Parenting Neutrals can be extremely effective in these situations. They can conduct specialized assessments of the parents, or the children, and recommend solutions to the issues that they identify. Parenting Neutrals provide the parents with the information that is needed to have informed discussions and make informed decisions.
The lawyers can help the parents decide which steps would be best for the children. These decisions are made in a respectful way during the meetings where both parents are involved in making the decisions.
Does A Parenting Neutral Decide What The Parenting Arrangement Will Be?
No. The Parenting Neutral will offer recommendations and suggestions on helpful next steps. They frequently will join one or more CFL negotiation meetings to answer questions and participate in the discussion about how to address any concerns involving of the children. This is why the CFL process can be extremely valuable in complicated situations involving the children.
How Can We Get A Divorce Judgment If We Have Agreed To Not Involve The Court?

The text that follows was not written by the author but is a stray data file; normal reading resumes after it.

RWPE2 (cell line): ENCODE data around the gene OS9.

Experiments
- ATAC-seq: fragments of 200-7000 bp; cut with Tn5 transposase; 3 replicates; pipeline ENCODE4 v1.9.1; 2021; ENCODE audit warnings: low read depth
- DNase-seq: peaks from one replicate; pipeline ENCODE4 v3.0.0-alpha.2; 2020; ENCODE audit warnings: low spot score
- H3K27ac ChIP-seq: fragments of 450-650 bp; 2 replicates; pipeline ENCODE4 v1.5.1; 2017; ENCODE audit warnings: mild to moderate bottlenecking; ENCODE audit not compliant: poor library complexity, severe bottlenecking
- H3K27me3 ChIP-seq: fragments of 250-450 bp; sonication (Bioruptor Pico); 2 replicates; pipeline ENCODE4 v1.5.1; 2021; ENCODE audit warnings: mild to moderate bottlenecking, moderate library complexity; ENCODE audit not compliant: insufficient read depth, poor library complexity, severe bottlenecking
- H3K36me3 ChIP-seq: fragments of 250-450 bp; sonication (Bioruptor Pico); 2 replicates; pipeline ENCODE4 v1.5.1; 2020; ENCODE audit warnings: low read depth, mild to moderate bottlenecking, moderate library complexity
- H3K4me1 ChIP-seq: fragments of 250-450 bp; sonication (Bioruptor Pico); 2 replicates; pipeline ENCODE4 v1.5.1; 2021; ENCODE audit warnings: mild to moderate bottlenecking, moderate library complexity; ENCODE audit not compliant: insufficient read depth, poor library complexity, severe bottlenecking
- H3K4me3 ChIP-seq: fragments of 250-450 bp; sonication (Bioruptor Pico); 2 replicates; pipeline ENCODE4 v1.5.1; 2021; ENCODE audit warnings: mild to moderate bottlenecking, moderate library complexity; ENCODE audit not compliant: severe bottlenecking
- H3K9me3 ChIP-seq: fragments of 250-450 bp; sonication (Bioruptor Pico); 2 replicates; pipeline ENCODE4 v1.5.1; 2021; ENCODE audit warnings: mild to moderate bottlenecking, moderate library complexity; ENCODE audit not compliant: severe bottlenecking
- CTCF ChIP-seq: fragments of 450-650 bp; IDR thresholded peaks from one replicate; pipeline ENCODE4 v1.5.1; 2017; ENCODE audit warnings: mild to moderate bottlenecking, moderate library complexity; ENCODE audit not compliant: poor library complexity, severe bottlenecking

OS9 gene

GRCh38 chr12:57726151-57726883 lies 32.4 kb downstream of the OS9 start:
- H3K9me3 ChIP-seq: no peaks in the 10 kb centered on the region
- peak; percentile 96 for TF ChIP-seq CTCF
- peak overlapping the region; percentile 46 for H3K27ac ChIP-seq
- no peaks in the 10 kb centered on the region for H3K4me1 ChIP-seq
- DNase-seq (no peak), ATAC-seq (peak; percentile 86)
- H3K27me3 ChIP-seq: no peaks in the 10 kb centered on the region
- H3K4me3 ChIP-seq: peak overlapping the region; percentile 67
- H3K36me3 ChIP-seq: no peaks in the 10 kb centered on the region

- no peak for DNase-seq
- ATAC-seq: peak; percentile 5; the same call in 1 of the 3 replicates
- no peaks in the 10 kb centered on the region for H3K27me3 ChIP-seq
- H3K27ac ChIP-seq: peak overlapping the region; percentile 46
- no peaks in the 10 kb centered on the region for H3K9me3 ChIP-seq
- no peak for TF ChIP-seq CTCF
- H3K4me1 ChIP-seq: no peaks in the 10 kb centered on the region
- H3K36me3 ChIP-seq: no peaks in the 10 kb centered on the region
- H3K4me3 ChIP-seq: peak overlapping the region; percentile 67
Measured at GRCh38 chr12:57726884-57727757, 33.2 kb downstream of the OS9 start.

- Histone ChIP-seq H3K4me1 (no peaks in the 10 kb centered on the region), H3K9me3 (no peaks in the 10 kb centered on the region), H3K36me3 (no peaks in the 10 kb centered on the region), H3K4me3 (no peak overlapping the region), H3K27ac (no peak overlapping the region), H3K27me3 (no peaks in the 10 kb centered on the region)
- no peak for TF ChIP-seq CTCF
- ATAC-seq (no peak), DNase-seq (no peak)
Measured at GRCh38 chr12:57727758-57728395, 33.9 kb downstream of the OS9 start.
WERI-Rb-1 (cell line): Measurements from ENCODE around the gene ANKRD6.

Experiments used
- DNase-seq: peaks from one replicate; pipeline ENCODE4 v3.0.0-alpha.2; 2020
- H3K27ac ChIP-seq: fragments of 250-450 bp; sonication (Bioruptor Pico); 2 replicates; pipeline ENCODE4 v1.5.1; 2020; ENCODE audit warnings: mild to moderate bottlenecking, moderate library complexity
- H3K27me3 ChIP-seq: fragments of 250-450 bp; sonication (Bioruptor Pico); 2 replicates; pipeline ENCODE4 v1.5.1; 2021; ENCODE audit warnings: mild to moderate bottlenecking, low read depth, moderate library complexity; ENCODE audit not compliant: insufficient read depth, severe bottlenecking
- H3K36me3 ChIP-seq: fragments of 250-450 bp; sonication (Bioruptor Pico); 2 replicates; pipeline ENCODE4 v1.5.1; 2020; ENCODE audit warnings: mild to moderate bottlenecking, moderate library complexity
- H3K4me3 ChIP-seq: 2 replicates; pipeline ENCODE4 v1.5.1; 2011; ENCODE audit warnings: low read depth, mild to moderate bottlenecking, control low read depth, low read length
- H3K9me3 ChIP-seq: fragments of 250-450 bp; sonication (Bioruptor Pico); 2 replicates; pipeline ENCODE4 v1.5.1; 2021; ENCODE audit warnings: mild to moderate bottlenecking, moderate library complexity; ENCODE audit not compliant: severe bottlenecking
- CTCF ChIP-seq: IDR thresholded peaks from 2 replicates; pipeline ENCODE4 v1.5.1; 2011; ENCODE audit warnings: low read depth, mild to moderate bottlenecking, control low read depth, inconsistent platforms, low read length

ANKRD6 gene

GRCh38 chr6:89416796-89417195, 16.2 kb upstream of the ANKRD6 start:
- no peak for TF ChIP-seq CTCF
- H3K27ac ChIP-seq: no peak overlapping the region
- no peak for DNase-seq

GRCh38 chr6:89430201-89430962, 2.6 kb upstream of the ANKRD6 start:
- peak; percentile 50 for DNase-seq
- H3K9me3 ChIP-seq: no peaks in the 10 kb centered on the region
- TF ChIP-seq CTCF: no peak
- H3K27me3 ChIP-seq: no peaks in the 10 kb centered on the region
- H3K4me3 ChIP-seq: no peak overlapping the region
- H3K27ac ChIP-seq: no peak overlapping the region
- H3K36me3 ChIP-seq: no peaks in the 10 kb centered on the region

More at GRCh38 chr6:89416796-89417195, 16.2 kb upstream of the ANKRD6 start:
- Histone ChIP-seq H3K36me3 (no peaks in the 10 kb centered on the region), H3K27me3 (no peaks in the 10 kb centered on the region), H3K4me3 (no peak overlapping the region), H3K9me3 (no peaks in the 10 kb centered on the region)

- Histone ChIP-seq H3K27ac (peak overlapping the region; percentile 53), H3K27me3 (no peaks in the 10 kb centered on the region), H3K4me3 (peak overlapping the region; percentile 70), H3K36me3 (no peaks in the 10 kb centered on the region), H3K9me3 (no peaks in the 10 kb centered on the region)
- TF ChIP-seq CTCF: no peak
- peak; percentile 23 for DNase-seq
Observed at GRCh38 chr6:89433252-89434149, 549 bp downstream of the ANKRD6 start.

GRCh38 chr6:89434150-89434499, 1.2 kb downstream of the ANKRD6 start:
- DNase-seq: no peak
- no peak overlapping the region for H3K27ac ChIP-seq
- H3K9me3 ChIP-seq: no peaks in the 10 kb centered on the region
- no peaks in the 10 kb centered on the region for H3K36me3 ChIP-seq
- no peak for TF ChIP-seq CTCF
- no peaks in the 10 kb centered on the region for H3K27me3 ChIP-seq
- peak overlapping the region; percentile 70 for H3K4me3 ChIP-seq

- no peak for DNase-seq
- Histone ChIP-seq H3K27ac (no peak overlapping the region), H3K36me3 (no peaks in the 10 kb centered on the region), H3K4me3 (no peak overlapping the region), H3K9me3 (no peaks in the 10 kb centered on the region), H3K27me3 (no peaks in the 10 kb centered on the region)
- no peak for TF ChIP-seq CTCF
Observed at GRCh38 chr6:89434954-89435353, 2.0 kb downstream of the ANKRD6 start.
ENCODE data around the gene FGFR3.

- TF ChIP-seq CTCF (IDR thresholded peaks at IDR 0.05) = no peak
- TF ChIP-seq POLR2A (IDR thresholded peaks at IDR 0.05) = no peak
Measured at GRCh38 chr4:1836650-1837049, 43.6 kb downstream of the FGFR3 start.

Completing the divorce can be accomplished in the Collaborative Family Law process. While it is true that the actual divorce must go through the Court of King’s Bench, this is an exception to the “no court” rule. This is because it is not considered “litigation”. Divorces that go through the CFL process are typically processed as “joint divorces.” This is because the parties agree on everything they are asking for in the Divorce Judgment.
Get Started Now
If you think CFL might be the best approach for your situation, call Kahane Law Office in Edmonton or Calgary, or email us at Edmonton Office or the Calgary Office. We are more than happy to help you get started right away.